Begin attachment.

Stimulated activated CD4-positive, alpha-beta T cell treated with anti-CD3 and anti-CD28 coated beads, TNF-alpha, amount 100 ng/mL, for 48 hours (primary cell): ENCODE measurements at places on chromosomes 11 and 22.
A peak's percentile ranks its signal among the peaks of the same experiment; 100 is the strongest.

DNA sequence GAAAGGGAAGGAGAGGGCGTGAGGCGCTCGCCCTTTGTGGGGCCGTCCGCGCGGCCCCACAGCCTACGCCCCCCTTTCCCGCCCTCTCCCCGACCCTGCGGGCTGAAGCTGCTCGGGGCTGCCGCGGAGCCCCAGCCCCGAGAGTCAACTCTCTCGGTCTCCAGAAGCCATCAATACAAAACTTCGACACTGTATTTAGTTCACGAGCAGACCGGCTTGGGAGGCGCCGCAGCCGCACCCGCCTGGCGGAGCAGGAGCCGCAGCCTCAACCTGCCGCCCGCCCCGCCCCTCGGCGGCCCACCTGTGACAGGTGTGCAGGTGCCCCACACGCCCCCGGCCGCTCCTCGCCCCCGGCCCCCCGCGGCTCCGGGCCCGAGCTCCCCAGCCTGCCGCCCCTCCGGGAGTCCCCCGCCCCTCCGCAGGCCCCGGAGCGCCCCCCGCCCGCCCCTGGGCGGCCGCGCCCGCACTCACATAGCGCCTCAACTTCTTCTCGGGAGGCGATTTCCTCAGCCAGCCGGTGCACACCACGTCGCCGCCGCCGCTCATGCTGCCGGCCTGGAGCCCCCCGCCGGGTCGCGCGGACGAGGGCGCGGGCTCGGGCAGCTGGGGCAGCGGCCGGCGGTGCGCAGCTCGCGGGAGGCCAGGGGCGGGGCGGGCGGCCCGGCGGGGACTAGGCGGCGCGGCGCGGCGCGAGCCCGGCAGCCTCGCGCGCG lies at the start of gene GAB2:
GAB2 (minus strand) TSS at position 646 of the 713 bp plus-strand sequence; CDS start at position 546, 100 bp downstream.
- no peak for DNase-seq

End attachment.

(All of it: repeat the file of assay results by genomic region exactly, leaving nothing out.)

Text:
Stimulated activated CD4-positive, alpha-beta T cell treated with anti-CD3 and anti-CD28 coated beads, TNF-alpha, amount 100 ng/mL, for 48 hours (primary cell): ENCODE measurements at places on chromosomes 11 and 22.
A peak's percentile ranks its signal among the peaks of the same experiment; 100 is the strongest.

DNA sequence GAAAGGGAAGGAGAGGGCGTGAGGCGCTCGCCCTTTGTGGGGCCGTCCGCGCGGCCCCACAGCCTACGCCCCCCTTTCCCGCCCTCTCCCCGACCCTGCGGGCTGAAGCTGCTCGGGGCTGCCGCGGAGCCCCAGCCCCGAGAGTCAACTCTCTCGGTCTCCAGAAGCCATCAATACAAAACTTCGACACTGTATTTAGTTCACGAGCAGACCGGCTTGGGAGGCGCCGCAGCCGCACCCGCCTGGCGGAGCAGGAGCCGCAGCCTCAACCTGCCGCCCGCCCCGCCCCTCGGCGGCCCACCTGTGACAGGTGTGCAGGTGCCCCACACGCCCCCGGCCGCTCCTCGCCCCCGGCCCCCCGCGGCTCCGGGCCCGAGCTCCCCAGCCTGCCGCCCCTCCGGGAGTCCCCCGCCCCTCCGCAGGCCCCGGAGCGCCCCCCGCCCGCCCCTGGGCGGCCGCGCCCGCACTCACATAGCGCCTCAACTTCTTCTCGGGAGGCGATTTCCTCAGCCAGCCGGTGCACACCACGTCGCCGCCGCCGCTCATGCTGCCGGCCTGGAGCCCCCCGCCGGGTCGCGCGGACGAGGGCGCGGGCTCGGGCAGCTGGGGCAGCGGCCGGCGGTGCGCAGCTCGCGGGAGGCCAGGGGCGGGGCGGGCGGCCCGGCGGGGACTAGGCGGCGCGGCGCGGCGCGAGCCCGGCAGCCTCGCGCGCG lies at the start of gene GAB2:
GAB2 (minus strand) TSS at position 646 of the 713 bp plus-strand sequence; CDS start at position 546, 100 bp downstream.
- no peak for DNase-seq